Women's health * Healthy living

Oily fish cuts heart disease risk in younger women

fish Protective effect of omega-3 fatty acids

Eating oily fish can dramatically reduce the risk of heart disease in young women, according to new research.

Young women who ate oily fish once a week reduced their risk of heart disease and stroke by ninety per cent compared with those who rarely or never ate fish, a Danish study found.

Oily fish contains long chain omega-3 polyunsaturated fatty acids, which are thought to protect against heart disease and stroke.

Most research which has looked at the health benefits of omega-3 fatty acids have focused on men.

However, other studies have suggested that some risk factors for heart disease may be gender specific and women may be more at risk from the effects of high cholesterol and triglyceride levels and inflammation, Dr Marin Strøm at the Statens Serum Institut in Copenhagen said.

In the study, the researchers tracked the heart health of around 49,000 women aged between 15 and 49 over a period of eight years. All women were questioned about their family history, lifestyle and diet, including what types and how often they ate fish.

During the study period, researchers recorded 577 cardiovascular events such as heart attacks, stroke and high blood pressure, five of which resulted in death.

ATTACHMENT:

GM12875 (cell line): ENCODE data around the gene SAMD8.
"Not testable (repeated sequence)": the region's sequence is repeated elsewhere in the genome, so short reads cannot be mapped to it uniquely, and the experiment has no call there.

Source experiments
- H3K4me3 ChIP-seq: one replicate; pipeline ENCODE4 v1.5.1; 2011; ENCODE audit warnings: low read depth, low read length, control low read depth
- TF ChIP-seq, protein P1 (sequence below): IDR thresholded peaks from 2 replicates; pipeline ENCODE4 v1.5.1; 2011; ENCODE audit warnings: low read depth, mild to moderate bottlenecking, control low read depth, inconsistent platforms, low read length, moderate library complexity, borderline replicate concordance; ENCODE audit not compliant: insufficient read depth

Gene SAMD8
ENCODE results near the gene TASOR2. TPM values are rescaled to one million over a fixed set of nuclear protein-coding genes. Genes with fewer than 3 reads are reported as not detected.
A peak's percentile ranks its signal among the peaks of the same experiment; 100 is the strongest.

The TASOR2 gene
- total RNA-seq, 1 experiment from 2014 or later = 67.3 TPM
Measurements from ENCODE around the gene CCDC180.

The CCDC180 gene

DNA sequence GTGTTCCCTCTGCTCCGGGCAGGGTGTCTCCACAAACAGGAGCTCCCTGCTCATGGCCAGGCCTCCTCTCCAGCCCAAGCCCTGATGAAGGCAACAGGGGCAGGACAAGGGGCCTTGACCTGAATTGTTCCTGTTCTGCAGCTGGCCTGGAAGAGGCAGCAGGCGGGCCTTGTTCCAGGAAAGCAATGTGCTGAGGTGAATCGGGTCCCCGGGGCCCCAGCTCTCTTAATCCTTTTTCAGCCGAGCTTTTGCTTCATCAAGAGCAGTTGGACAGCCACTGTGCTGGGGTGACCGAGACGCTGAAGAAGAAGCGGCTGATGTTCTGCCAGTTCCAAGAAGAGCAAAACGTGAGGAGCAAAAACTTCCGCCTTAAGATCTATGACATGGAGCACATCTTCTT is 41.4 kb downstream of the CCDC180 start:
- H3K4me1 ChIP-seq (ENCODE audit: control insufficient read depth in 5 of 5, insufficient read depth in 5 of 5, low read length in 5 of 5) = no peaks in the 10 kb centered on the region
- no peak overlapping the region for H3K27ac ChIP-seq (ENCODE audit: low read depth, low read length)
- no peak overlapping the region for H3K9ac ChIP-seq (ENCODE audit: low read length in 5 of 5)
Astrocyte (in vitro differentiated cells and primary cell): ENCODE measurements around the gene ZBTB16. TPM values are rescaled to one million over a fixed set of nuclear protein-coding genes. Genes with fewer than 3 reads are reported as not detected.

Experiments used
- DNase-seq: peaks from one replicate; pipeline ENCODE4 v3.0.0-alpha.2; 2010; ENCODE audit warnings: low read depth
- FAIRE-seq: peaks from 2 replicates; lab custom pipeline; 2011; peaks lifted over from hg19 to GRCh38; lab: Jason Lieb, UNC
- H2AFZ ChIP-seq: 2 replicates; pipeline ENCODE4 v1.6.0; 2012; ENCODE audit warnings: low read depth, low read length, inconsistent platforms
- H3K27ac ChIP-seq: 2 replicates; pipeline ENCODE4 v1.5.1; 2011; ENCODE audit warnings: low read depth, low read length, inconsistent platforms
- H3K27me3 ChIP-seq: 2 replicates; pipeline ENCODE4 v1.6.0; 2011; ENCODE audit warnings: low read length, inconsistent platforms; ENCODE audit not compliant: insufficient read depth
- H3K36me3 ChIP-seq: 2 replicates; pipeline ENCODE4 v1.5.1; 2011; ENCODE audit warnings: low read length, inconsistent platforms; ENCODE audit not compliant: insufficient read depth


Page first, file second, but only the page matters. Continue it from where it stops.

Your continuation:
The women who rarely or never ate fish had 50 per cent more cardiovascular problems over the eight years compared with those who ate fish regularly, the study found.

The risk was 90 per cent higher for women who rarely or never ate fish compared with those who ate fish high in omega-3 every week.

The researchers also pointed out that few women in the study took fish oil supplements, and the study findings are based on the intake of omega-3 fatty acids from diet alone.

"To our knowledge this is the first study of this size to focus exclusively on women of childbearing age," said Dr Strøm, who led the study.

"The biggest challenge in getting health messages like this across to younger populations is that usually the benefits may not be evident for 30 or 40 years, but our study shows this is not the case.

"We saw a strong association with cardiovascular disease in the women who were still in their late 30's.

"Our study shows that for younger women, eating fish is very important for overall health, and even though we found cardio-protective effects at relatively modest dietary levels, higher levels may yield additional benefits."

The study findings are published in the journal Hypertension.

This article was published on Wed 7 December 2011

Image © Tomo Jesenicnik - Fotolia.com

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